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  • A practical example

    Chapter 4 - Cotton trading - Guaranteed minimum price contracts 

    Imagine it is September 2007, and a producer in Senegal wishes to sell his or her cotton to a trader. He or she knows that between January 2008 and March 2008 he or she will have 2,000 tons per month. The producer therefore calls the trader to ask for a price, and the trader gives a fixed price of 60.00 cents per pound for the cotton, with delivery January through March 2008.

    At the same time, assume the March 2008 contract on ICE futures is at 62.00 cents per pound.

    The producer agrees with the market price, and knows that at this price he or she will not lose money, but believes that the ICE market may continue to rise over the next few months. So he or she asks the trader how much it will cost to change the contract to a guaranteed minimum price contract. As explained above, this cost will be deducted from the price of the contract. In this example, the trader says that the cost of the guaranteed minimum price contract is 2.00 cents per pound, and so the final price of the contract will be 58.00 cents per pound.

    At 58.00 cents per pound the producer is still comfortable with the sale, and as a bonus he or she gets to participate in any potential upside to ICE futures. If the March 2008 ICE contract moves up to 67.00 cents per pound before a specific date mentioned in the contract, the producer has the right to fix the guaranteed minimum price contract and add 5.00 cents per pound to the price, making the final price 63.00 cents per pound.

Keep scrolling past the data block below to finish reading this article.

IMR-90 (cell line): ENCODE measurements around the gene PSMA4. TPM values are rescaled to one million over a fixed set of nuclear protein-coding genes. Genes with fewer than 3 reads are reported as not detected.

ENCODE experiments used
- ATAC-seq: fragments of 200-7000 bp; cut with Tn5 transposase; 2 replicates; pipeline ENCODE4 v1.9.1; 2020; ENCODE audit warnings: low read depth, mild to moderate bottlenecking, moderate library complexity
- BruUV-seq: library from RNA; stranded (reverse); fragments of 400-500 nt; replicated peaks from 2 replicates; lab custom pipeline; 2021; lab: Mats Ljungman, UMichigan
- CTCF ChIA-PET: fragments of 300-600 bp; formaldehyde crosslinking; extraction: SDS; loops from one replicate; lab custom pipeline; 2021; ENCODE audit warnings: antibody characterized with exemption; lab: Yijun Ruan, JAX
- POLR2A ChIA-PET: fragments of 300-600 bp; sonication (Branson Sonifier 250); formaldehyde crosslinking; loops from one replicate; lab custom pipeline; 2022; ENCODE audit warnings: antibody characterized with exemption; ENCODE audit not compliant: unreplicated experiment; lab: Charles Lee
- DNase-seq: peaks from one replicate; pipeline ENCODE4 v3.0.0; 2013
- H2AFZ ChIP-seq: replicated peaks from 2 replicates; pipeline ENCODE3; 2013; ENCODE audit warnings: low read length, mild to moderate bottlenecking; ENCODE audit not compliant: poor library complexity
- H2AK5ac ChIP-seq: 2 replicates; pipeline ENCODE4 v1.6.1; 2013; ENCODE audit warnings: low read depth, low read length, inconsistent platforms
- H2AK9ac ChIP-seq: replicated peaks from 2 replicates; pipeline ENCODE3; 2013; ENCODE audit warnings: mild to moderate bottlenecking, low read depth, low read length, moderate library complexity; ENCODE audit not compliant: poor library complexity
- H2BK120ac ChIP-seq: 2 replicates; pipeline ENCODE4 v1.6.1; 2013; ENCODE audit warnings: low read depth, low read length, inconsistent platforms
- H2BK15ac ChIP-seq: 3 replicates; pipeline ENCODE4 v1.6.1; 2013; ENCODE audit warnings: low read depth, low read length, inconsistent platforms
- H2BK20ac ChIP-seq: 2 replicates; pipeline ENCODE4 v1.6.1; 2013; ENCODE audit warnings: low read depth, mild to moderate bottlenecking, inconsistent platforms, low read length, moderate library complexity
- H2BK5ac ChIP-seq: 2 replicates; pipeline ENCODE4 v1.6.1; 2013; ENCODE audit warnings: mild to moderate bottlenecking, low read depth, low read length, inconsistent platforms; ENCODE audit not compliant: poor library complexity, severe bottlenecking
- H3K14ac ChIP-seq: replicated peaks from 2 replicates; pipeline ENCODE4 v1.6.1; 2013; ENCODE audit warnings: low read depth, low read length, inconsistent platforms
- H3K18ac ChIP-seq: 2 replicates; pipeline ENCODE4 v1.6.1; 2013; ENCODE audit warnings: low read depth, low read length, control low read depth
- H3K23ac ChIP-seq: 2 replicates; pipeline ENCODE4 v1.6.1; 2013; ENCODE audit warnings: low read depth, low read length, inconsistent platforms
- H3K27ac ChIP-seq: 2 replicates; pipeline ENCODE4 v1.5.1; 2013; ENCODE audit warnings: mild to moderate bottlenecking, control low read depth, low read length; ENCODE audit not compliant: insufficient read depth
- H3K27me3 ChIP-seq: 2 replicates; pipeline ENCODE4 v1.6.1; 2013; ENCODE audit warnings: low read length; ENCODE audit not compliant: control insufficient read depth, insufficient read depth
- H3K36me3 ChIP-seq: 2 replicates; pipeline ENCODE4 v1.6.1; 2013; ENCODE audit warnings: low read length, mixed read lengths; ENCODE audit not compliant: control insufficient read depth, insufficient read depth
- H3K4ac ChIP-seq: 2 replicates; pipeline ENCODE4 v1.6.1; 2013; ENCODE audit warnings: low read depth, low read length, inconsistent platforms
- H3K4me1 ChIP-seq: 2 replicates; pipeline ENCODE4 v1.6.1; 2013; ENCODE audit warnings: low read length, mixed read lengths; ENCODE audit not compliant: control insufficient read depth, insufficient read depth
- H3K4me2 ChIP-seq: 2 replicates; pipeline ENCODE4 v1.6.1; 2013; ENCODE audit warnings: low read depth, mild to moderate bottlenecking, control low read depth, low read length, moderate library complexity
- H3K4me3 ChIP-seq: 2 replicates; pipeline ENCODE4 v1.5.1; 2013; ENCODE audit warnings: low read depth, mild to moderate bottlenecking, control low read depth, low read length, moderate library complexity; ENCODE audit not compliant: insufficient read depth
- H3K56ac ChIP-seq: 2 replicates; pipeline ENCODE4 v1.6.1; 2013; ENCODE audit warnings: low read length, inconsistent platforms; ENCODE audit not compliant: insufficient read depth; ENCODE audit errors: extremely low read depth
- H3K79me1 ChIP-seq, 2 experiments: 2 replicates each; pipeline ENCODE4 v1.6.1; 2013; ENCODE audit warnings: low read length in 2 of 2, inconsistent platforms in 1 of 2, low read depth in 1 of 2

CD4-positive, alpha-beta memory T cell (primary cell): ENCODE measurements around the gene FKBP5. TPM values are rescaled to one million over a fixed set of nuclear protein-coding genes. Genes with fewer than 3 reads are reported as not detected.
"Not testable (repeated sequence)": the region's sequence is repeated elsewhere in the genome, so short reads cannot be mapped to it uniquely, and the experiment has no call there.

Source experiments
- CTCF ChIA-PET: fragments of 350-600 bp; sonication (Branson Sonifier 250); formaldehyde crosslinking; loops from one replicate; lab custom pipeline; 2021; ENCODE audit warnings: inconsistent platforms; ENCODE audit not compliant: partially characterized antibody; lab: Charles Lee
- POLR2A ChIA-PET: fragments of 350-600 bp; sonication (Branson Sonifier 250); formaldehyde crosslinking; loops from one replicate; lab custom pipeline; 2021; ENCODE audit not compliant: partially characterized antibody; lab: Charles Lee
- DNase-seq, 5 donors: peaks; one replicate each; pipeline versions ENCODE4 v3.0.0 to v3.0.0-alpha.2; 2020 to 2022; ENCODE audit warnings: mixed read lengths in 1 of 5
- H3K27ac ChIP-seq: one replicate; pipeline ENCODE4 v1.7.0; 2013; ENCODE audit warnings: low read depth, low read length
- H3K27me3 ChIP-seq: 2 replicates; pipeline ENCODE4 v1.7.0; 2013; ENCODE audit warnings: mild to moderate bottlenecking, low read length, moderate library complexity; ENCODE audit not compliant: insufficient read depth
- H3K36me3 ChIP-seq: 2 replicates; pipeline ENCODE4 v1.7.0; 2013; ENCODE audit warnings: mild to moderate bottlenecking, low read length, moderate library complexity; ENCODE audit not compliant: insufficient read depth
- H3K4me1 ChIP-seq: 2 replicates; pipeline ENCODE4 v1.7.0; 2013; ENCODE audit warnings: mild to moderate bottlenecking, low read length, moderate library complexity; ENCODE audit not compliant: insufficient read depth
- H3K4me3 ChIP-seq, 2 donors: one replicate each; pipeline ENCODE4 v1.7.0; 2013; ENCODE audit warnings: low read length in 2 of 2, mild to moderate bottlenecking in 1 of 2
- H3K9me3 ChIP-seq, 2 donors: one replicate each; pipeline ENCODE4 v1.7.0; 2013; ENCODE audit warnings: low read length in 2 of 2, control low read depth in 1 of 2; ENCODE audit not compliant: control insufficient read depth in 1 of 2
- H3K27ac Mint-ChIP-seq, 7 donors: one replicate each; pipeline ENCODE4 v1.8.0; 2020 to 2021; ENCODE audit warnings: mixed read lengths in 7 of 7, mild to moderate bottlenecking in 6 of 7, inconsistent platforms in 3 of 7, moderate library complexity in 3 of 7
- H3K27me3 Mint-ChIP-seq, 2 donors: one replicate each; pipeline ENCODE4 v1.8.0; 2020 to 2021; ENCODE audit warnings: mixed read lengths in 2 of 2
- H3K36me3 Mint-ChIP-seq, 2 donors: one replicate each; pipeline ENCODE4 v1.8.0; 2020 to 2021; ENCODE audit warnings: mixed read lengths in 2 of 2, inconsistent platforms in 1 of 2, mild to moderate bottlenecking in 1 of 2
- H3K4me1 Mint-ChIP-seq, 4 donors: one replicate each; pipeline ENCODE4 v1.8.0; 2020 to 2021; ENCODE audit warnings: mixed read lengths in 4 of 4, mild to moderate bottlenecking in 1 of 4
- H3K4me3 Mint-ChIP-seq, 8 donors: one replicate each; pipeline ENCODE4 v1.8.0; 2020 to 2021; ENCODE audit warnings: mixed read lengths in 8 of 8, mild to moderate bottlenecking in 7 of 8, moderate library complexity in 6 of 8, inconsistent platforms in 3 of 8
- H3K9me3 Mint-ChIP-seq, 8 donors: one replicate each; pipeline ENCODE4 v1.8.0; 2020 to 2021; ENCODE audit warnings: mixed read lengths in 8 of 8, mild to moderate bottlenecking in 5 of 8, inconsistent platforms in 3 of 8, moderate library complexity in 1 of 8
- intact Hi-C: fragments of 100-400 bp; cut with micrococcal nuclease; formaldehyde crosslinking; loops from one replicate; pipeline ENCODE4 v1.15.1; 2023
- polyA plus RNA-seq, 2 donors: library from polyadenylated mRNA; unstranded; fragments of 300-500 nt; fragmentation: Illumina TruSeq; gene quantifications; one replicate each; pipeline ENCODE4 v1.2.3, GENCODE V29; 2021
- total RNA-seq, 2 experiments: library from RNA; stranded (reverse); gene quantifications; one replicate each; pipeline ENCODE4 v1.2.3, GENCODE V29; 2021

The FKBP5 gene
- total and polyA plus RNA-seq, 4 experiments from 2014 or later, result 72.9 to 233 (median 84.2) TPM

If the ICE futures market does not move up, or moves down, then there will be no change to the contract price. If this is the case, then the producer may say that he or she would have been better off just selling the cotton, rather than buying guaranteed minimum price insurance. With hindsight, this is true – but hindsight is a luxury the producer does not have. If the producer wishes to speculate, and take the risk that the market can move up or down, then that is his or her decision to take. If the producer wishes to be protected from a market collapse, and also retain the possibility of benefiting from potential price increases, then he or she should consider the guaranteed minimum price contract.

    Remember that the prices of ICE futures are published live online, so a producer selling with a guaranteed minimum price contract can follow the price of the market and decide when to fix the price of the contract.